Gen. Philip Breedlove attends a news conference at the end of the 170th NATO Chiefs of Defense meeting at NATO’s headquarters in Brussels on Jan. 23. European Pressphoto Agency
Russia Calls Alliance’s Decision to Suspend Cooperation a Throwback to Cold War
By Naftali Bendavid
The Wall Street Journal
Russia’s foreign ministry Wednesday said the North Atlantic Treaty Organization’s suspension of civilian and military cooperation over the annexation of Crimea was a throwback to the Cold War that will be just as detrimental to the Western alliance as it is to Russia.
Meanwhile, the top military commander of NATO said he will submit a “reassurance package” to NATO representatives by April 15 aimed at enhancing the alliance’s response to Russia’s recent aggressive positioning.
In an interview, Gen. Philip Breedlove also said the Russian forces massed on Ukraine’s border could potentially accomplish a major incursion into eastern or southern Ukraine in three to five days. He characterized the 40,000 Russian troops as “a very large and very capable and very ready force,” adding that the situation is “very concerning.”
On Tuesday, NATO foreign ministers said they were suspending “all practical civilian and military cooperation” with Russia, which could affect Syria and counter-piracy operations. The officials said cooperation in Afghanistan would continue.
Russia said the suspension would be harmful. “It isn’t hard to imagine who will win from the rolling back of joint Russia-NATO collaboration to counter modern threats and challenges to global and European security, particularly the fight against terrorism, piracy, and natural and man-made disasters,” ministry spokesman Alexander Lukashevich said. “That would definitely not be Russia or NATO member countries.”
NATO foreign ministers also directed Gen. Breedlove, NATO’s supreme allied commander for Europe, to come up with a plan that could include deploying forces and equipment in Eastern Europe, beefing up military exercises and increasing the readiness of NATO’s rapid-response force.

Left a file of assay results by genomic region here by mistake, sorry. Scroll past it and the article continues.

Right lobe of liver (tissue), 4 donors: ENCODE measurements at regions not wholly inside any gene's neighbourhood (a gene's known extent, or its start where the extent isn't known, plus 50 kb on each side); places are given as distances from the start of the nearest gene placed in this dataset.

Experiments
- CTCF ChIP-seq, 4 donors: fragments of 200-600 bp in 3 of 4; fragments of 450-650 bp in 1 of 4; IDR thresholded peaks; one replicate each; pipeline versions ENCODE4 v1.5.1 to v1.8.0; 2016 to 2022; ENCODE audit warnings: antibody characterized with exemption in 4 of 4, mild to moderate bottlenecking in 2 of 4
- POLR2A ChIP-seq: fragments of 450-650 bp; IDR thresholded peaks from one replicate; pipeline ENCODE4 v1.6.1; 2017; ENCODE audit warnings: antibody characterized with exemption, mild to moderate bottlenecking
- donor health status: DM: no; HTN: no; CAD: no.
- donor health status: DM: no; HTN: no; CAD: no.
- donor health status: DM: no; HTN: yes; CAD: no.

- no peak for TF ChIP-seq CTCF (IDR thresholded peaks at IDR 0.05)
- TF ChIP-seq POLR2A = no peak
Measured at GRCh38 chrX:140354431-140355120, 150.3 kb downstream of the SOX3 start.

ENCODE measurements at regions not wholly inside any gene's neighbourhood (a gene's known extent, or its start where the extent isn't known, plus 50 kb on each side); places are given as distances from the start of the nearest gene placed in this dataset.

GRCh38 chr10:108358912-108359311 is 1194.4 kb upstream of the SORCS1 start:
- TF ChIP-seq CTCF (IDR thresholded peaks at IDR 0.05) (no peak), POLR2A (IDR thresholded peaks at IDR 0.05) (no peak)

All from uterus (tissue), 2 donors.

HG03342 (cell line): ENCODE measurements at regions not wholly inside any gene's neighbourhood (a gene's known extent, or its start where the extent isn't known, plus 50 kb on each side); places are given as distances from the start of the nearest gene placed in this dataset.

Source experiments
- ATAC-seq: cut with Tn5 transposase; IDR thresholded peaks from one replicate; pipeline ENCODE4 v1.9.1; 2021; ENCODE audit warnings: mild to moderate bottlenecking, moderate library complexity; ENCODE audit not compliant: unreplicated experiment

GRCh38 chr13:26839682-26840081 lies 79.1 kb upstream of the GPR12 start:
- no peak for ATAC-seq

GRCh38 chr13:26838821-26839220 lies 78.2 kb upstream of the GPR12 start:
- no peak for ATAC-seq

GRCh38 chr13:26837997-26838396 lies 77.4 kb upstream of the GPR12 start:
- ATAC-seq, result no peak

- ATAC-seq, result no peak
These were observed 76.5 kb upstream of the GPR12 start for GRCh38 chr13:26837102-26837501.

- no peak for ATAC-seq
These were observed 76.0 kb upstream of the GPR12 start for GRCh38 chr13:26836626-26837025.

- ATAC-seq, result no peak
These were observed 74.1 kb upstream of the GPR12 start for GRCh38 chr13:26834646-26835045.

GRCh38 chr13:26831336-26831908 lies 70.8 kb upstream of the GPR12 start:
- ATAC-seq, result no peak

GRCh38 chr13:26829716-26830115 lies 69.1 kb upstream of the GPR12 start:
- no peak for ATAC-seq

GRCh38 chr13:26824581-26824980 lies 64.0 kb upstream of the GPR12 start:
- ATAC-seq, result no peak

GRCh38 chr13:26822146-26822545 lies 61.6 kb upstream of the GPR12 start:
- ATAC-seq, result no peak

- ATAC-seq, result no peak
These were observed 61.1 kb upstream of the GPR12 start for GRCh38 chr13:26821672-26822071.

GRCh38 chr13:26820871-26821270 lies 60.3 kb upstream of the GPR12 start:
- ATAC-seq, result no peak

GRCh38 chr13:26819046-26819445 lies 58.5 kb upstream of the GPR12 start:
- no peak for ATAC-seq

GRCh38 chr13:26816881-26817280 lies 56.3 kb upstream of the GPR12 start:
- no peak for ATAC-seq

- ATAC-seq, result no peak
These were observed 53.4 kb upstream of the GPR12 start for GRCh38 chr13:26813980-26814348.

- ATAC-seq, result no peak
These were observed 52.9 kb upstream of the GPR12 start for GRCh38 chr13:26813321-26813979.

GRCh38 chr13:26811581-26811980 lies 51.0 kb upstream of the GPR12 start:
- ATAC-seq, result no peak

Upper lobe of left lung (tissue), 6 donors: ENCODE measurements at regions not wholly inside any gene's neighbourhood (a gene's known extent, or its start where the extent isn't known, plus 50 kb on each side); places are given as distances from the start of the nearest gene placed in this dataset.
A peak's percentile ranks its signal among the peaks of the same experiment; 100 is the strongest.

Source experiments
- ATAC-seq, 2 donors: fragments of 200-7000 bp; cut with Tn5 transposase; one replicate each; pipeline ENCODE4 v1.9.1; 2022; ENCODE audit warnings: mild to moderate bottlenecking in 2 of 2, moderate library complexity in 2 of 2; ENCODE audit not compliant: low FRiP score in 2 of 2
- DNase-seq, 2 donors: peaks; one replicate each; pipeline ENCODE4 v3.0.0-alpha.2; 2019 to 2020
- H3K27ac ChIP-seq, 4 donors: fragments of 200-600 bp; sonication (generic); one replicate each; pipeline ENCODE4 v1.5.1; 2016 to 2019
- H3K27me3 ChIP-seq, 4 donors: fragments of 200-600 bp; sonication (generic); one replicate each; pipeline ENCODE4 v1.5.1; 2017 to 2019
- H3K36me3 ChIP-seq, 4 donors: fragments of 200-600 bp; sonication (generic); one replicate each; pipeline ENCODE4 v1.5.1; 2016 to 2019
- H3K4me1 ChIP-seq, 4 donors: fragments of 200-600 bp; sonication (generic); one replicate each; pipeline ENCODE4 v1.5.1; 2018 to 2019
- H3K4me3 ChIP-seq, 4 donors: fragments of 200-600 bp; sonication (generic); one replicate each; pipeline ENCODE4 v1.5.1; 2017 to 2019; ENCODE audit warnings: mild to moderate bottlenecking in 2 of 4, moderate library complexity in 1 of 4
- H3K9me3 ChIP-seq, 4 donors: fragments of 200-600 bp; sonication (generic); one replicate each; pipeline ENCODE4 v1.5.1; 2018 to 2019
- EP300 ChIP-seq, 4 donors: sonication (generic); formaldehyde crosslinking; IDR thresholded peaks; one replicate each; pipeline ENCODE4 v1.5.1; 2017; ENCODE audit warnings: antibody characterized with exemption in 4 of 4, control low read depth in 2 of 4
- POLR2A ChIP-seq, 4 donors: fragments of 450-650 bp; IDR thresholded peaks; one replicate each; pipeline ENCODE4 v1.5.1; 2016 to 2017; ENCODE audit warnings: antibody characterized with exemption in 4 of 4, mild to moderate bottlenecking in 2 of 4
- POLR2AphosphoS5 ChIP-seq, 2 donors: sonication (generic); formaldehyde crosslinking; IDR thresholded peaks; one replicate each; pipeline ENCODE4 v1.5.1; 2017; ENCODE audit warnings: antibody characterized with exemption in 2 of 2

NATO officials are concerned by the Russian deployment at the border with Ukraine in part because it includes equipment that could support a major incursion, such as mechanized infantry, armored units, attack helicopters, fixed-wing aircraft, special forces and logistics.
Some NATO members closest to Russia have also made it clear they would welcome a higher-visibility NATO presence on their soil.
Mr. Breedlove said he would give NATO representatives a list of options, but would also submit his specific recommendations as to which ones to choose. The options would cover land, sea and air, he said, as well as the northern, central and southern sections of Russia’s western border.
“This new paradigm, and these actions by Russia, clearly should cause us to rethink our positioning and posturing of NATO forces,” Gen. Breedlove said.
Alexander Grushko, Russia’s envoy to NATO, told the Interfax news agency that allegations that his country poses a threat to NATO countries “are absolutely groundless and far-fetched.”
“The additional measures announced [by NATO] and aimed at the so-called protection of the Eastern European members are absolutely unfounded,” he was quoted as saying.
Write to Naftali Bendavid at email@example.com